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Books in brief

>NONFICTION

Apollo's Angels by Jennifer Homans; Random House, 643 pages ($35).

Jennifer Homans was a professional dancer, and her book reflects that. It is taut and sinewy. It is reportedly the first comprehensive history of ballet, and the New York Times has named it one of the top 10 nonfiction books of 2010. Ten years in the making, "Apollo's Angels" carries us in about 500 pages from the Renaissance to the present day. The best thing about it is how readable it is.

Not all of it is pretty. I never want to hear the music for "The Miraculous Mandarin" ever again, let alone reread the description of the dance. The horrors of the French Revolution, which Homans treats rather lightly, also chilled me. On the bright side, disturbing aspects illustrate the vividness of Homans' writing, and the writers she quotes. Mercurial characters flit constantly in and out of the wings. Pavlova, as a student, earned the nickname of "the broom" for her gaunt determination. "Pavlova despaired at her willowy body and tried to fatten herself by drinking cod liver oil, but in fact her frailty turned out to be her biggest asset." Of Rudolf Nureyev and Margot Fonteyn, Homans writes: "The onstage chemistry between them has often been explained by sex: that they had it, wanted it, or suppressed it (they never told). But their partnership also stood for something much larger."

Much of the story takes place in Russia, a fertile ground for weird beings -- like Nijinsky, Matilda Kshessinska (the dancer who was the mistress of the young Czar Nicholas II), and Rasputin, who naturally gets a mention. Though dancers fared relatively well in the Soviet Union, the situations they endured bring to life the injustice of that failed regime. It is sad that after all the centuries-long drama, Homans' book concludes pessimistically, and has ruffled feathers. "Over the past two decades ballet has come to resemble a dying language," she writes. "Apollo and his angels are understood and appreciated by a shrinking circle of old believers in a closed corner of culture. The story -- our story -- may be coming to a close."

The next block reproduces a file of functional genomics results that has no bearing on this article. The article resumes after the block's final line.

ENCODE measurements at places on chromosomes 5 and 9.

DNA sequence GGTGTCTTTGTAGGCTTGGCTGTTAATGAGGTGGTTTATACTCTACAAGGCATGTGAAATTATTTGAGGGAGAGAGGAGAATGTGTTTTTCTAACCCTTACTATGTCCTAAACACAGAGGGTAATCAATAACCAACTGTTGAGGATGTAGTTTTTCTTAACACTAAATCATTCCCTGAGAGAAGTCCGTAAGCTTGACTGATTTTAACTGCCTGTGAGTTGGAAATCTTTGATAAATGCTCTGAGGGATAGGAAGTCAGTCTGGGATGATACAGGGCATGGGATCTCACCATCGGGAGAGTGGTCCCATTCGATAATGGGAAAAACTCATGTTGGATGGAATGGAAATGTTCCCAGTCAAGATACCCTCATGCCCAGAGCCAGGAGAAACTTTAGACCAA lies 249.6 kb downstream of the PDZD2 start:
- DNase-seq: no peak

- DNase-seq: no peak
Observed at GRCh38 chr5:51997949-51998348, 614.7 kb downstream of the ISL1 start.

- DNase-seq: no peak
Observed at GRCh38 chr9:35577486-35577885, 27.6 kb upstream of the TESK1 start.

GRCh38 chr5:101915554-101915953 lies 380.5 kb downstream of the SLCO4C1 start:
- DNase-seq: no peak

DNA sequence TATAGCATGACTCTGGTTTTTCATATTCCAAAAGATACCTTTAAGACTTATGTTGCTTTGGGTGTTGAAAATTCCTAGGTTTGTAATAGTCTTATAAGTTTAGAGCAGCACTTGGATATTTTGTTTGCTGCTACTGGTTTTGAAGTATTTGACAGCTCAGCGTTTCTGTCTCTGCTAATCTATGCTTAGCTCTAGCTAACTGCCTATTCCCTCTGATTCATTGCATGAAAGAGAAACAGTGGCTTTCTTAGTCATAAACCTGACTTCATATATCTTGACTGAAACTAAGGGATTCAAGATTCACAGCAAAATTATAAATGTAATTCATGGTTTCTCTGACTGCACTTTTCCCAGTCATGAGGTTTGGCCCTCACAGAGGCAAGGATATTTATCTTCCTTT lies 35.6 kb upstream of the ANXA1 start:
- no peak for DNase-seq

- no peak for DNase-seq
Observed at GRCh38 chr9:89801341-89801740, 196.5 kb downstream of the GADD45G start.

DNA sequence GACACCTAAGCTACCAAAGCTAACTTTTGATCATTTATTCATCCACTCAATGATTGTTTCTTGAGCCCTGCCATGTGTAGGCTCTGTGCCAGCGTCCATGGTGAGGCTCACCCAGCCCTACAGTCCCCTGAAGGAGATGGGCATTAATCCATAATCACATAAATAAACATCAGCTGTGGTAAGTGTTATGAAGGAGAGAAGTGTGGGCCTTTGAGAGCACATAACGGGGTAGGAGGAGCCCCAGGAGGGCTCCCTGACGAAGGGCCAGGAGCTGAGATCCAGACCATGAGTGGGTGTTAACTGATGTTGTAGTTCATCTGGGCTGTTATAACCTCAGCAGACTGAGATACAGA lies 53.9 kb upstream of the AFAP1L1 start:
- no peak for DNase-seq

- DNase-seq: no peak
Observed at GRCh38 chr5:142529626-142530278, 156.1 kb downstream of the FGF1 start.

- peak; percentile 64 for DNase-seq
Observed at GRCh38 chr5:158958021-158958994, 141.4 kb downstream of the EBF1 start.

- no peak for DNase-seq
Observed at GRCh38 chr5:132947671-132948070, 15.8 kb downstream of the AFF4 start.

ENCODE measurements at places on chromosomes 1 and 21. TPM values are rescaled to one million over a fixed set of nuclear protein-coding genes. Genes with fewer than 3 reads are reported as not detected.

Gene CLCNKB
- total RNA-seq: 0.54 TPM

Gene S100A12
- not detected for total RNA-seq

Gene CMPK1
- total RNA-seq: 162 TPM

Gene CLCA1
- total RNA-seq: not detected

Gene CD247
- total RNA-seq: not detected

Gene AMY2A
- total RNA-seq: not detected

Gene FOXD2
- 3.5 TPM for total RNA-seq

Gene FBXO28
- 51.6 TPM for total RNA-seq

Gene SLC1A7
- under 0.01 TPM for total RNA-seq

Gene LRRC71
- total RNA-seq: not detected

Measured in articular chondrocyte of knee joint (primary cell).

-- Mary Kunz Goldman

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>CHILDREN'S

World's End: The Second Book of Dormia by Jake Halpern and Peter Kujawinski; Houghton Mifflin Harcourt,$18 496 pages. Ages 8 to 12.

Former Buffalonian Halpern and Kujawinski, a foreign service officer with the U.S. State Department, offer the second installment of their elaborate fantasy series featuring Dormians who perform amazing feats while asleep. (The authors' website, www.worldofdormia.com, has interactive maps and more). Anyone who did not read the first book may get a little lost trying to follow the odyssey of Minnesota teenager Alfonso Perplexon, who is on a class trip to France when he falls asleep and wakes up on a ship headed to Egypt with syringes and snakebite serum in his backpack. Something is calling him back to the fantastical underwater land of Dormia (he delivered the Founding Tree to Dormia three years before). And in his dreams he sees a man who looks like his father, Leif Perplexon, who drowned while swimming. Or did he?

Halpern and Kujawinski have constructed a dizzyingly detailed, action-packed, complex fantasy universe anchored partly in real places like Estonia and the Ural Mountains and hopping with colorful characters with evocative names and fantastic beasts including anteaters three times the size of elephants, aggressive 200-pound ants and terrifying 80-foot-long snow snakes. (Other hazards include razor hedges and coma-inducing lotus berries.) As Alfonso and his friends encounter ever more bizarre hazards, one might feel the need to take notes to keep track of what's going on. The ending is a cliffhanger.

-- Jean Westmoore